Who Are “The Lost”?

Here’s a comment from the Rev. Rick Mason, who was the subject of the recent “Theology on Tap” post. He commented on that thread but I thought I would share his comments here for you to see and respond.

I want to thank all of you for your comments. I am the Rev. Rick Mason of the original Montgomery (AL) newspaper article. I have gained some insights into how to continue to approach “Theology on Tap” from what many of you have said. Believe it or not, one of the questions that is troubling me today is how do we, as Christians, define “the lost”? I think the answer to that question may go a long way toward determining how we approach faith & evangelism.

Just a note on the initial gatherings at the Pratt Pub. We are very excited about the folks who have been taking part. There have been people from both inside & outside of the church who have serious questions about the church & faith. We have had everything from totally unchurched to devout Episcopalians & Calvinists to a recent convert to Hinduism, who commented that after 14 years in Prattville it is wonderful to finally have a place where she can talk about her faith without the fear of being put down.

This is a work-in-progress (as is the faith life itself), so please remember us in your prayers. And thanks again!

Thanks Rick for your feedback and update. So, that’s a good question Rick asks of us. Now it’s your turn. How do you define “the lost”? Or do you?

9 thoughts on “Who Are “The Lost”?”

  1. I am coming to the point in this unending discussion, where I think I am the one who’s lost!I’m an American, Caucasian, Anglo-Saxon Protestant. I have a wife, 2 kids and a white-picket fence (really!). I am compartmentalized and filed away.Yet, when I think about the “lost”, my first response is what is referred to on SCP as a “non-Christ-follower”. So what is a “non-Christ-follower”? One who does not “follow” Christ? One who doesn’t DOo what we think “Christians” should do? I don’t think anyone can truly know since, on some level, we ALL fall short of God’s glory each and every day.So are we all lost? Do some have a better handle on things than others? Or are we all simply at various stages, on “the salvific path”.Personally, I still feel that the whole “choice to believe” has something to do with it, although that looks fuzzier than ever before, for me. It may not be a specific epiphany, but somehow, somewhere, each of us can point to a moment or phase or whatever, where we realized that we had turned a corner toward God (probably when we started considering Him).Or maybe the answer is more simple than that… Maybe the lost are those who have not allowed themselves to be found, yet. I cannot tell if you’re following Christ or not. Only you can tell that. So why should I be attempting to label anyone else, when the only heart I can see is my own???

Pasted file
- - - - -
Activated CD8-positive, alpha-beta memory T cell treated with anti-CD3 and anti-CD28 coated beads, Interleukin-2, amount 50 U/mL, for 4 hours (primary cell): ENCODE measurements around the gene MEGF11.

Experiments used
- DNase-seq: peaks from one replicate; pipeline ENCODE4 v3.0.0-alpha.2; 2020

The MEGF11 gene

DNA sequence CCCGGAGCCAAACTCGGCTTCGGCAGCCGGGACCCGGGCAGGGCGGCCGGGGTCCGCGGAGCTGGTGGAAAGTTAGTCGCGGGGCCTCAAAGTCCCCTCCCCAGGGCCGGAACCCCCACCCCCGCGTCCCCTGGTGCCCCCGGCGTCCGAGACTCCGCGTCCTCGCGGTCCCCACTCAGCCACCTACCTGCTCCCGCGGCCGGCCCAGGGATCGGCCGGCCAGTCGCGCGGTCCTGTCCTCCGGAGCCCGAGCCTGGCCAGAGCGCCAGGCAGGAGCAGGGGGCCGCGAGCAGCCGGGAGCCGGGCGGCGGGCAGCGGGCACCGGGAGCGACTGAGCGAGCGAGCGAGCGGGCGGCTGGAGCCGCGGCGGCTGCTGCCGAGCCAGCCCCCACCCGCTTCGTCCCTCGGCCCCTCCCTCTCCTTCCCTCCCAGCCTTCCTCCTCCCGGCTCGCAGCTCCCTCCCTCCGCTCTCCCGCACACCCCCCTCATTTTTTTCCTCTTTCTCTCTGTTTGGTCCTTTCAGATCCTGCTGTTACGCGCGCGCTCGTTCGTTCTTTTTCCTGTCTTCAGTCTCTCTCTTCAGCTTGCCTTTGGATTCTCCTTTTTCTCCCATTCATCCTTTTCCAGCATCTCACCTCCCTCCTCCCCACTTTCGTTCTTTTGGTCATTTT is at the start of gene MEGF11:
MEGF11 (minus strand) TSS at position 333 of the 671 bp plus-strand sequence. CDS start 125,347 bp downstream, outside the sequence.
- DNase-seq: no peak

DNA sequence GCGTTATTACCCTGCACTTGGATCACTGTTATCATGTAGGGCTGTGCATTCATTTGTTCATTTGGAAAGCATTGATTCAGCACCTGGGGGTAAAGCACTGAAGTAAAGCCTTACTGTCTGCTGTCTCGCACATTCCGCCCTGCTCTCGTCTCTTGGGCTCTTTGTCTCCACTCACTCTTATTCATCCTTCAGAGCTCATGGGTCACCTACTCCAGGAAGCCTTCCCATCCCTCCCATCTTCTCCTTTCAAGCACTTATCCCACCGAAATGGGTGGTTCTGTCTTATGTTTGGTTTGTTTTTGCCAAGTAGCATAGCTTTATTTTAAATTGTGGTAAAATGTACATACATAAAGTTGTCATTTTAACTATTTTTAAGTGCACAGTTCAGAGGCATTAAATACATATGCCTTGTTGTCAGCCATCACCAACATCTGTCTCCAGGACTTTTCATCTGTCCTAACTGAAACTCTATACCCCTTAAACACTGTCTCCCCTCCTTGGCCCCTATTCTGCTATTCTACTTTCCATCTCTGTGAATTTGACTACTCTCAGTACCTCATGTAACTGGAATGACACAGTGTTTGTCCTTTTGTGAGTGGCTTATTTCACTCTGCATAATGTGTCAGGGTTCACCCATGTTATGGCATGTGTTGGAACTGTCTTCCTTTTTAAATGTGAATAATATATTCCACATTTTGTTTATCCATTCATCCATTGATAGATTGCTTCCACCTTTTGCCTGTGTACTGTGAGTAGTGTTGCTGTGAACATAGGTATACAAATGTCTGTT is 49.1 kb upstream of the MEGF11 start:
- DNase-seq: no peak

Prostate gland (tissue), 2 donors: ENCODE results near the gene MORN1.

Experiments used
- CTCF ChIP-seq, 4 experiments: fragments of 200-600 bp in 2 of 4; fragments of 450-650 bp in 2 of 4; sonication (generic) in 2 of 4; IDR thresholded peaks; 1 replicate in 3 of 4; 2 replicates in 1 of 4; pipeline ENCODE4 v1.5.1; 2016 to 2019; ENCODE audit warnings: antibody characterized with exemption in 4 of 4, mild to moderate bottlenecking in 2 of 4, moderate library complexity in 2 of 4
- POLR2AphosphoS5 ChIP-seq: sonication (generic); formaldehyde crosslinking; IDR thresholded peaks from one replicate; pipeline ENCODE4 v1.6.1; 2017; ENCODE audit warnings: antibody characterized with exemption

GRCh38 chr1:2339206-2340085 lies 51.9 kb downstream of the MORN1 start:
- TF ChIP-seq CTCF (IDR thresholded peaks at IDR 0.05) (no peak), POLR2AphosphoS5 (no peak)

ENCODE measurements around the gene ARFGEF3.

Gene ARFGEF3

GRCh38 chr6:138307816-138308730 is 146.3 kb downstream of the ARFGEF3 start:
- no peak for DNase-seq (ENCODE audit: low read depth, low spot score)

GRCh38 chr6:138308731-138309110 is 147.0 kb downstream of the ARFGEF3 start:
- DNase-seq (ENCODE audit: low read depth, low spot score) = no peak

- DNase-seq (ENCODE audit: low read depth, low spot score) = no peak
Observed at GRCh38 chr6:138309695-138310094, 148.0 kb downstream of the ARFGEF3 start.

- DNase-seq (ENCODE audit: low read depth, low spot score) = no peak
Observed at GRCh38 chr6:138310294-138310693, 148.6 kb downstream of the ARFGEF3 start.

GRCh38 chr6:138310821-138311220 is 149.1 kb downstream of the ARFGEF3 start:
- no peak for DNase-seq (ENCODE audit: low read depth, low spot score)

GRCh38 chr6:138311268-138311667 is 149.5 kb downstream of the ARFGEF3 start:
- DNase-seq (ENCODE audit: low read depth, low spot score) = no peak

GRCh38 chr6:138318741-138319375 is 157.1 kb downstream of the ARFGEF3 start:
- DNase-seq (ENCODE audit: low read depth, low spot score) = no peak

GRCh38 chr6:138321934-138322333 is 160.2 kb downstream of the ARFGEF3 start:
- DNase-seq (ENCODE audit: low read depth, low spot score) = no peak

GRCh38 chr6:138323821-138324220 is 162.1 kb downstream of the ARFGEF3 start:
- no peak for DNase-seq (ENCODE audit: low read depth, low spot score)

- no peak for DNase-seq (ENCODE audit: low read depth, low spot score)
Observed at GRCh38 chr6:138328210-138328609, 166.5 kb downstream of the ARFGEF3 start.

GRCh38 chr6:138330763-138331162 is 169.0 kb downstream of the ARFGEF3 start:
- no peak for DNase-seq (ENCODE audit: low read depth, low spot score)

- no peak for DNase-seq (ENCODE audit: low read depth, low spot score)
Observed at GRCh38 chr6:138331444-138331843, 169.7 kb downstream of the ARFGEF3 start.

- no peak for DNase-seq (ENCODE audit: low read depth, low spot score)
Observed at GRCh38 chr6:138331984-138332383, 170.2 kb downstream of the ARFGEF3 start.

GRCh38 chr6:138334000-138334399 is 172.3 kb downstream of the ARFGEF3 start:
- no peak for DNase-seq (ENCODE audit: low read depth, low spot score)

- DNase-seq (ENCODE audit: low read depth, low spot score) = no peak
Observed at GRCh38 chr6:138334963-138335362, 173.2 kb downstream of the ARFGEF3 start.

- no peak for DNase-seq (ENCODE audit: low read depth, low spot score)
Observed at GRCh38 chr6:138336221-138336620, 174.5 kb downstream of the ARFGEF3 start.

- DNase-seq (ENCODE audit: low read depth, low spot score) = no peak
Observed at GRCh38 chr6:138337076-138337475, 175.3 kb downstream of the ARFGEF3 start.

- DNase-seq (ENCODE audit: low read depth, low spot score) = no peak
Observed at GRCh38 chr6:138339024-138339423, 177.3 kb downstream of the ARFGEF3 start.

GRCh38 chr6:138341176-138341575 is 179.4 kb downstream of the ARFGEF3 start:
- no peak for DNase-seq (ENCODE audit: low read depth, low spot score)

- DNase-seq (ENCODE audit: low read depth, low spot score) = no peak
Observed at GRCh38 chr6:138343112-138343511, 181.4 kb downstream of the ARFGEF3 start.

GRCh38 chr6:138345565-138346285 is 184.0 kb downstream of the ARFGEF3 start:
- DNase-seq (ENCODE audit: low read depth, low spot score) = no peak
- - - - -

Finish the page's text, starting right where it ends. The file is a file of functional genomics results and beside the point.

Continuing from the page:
2. Interesting thoughts sling n stone.Though I agree that an “out” exists, I believe this issue should be handled with great delicacy. For instance, if a porn star had attended a church service in my former 1st methodist congregation, she would not have returned due to a collective cold reception by the members. No one wants to be an outcast. That is not a delicate way to deal with someone who is confused by sin and wants answers. My suggestion would be that some or even just 1 or 2 WOMEN take her out and talk with her about her life. They should show their concern, and they should be very open-minded. They should express why they believe porn to be detrimental, but they should not do so in a scolding or judgmental way. People outside the church already have a negative view of the church. Some for valid reasons. Congregations are not perfect, so members should approach the porn star with humility and assurance that NO ONE is perfect, and that the church does not expect perfection, only an understanding that porn HURTS people, and a prerequisite agreement that she quit doing it. Truth will yield truth, and perhaps the porn star will then see that the christian church is not a judgmental, pocket-lining institution (or it doesn’t have to be), it is a SAFEHAVEN (and bride of Christ) for people in a world that doesn’t know how not to hurt itself. Just a few thoughts.